Get the most important digital marketing news each day.
The CMO audit series, Part 4: The convergence of UX and performance marketing
Columnist Scott Rayden sits down with 3Q Digital's Aaron Bart to discuss the evolution of UX and how it's increasingly intersecting with performance marketing and the growth of brands.
When I started working in the performance marketing industry, I always admired the great creatives in the world. I loved the science of performance marketing but always felt as though something was missing in our space. Well, the time for great user experience to be owned by creative agencies is over.
In the old days (2008), creative in the performance marketing world was about banner ads, paid search ad copy, and creating a landing page that converted. It was black and white, cut and dried. Our minds were so focused on catching someone at the very moment their intent was to buy that it was just about conversion. It was math, not art.
Over the years, the digital world has shifted; consumer behavior today is nothing like it was back in the early to mid-2000s. Video, new social platforms, rich media experiences, and now virtual and augmented reality have created a shift in behavior that requires brands and the agencies that represent them to evolve.
Consumers’ expectations have changed: They desire a more personalized experience online and one that touches them emotionally, captivates their attention and understands their needs, motivations and desires.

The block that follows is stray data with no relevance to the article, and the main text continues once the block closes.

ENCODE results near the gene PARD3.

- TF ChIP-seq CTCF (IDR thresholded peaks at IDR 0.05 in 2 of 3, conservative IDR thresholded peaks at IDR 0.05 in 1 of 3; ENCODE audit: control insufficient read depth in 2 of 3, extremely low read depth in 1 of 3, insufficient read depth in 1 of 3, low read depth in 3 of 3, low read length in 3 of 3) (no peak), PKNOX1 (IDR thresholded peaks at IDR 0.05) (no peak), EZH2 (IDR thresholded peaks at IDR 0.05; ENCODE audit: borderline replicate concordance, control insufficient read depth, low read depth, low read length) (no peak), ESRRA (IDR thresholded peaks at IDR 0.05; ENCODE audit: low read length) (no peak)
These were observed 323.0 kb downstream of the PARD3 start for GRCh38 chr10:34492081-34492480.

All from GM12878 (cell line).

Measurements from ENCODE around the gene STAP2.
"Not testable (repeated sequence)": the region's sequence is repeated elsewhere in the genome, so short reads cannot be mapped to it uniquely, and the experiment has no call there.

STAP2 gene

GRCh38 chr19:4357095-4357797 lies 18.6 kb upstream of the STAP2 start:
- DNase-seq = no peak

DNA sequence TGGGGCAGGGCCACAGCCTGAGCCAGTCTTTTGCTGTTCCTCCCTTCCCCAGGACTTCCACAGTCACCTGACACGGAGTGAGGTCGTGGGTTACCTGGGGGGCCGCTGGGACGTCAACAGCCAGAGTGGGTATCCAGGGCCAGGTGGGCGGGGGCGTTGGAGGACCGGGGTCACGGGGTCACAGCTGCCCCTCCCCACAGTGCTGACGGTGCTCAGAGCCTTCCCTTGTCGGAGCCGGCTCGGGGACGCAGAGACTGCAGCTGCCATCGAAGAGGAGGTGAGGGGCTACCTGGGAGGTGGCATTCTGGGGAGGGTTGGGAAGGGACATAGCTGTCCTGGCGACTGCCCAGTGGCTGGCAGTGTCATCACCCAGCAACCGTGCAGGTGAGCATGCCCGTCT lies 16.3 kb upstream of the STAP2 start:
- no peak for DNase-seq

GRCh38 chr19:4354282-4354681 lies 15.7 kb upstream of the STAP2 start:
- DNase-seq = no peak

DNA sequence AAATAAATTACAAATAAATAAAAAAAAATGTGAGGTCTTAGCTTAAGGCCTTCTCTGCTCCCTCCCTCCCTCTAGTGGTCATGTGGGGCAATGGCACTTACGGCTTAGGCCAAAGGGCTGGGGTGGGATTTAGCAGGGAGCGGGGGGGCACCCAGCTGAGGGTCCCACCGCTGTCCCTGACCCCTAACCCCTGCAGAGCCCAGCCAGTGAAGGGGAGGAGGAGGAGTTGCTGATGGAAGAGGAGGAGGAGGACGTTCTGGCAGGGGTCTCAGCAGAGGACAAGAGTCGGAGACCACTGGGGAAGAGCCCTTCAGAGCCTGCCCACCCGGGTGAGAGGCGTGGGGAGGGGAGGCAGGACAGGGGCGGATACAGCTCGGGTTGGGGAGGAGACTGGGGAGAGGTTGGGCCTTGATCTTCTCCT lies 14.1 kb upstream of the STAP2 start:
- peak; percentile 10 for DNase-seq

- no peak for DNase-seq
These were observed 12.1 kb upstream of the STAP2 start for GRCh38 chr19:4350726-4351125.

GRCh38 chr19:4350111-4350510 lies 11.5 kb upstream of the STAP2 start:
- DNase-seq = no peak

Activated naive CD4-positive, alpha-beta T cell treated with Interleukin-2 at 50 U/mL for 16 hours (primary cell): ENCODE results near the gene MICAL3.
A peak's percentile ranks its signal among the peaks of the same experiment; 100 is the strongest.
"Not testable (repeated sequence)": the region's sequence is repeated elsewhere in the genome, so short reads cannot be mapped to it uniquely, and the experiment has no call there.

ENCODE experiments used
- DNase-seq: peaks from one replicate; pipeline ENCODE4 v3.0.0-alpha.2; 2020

In my previous post, I talked about how growth through digital marketing is no longer just about the channel you invest in (SEM, social, display and so on). It’s about the other practices that support these.
This is where I see some of the most interesting work being done in our space, and to me, user experience, or UX, is on the forefront of growth. UX done right drives personalization, and with the right access to data and the know-how to leverage it appropriately, UX can match the consumer of today, meet tomorrow’s expectations and drive growth and brand loyalty more than ever before, using a fascinating blend of art and science.
I’m fortunate enough to be surrounded by incredible people driving this change in our space. For this post, I interviewed Aaron Bart, VP of Creative at 3Q Digital, my employer. Bart is a UX guru and is someone who brings art and science together in ways that drives growth for innovative brands.
Q: Let’s talk about user experience and how it’s converging with performance marketing. How do you see them coming together?
UX and performance marketing are converging. Marketing in general is focused on selling to the customer, while UX focuses on serving the customer’s needs; these are potentially opposed, but both are required for success. Increasingly, the purchase of a product, and the experience of searching for and purchasing a product, are becoming one and the same thing.
Q: Are there any specific factors driving the evolution of UX?
My take on where UX is headed as it relates to performance marketing (and the success/growth of brands in general) focuses on a core concept of UX design: empathy (and empathic design). This relates not only to channel-specific marketing assets (the design of ads, landing pages and sites), but to the design of cross-channel/cross-device, customer-centric conversion flows and marketing programs.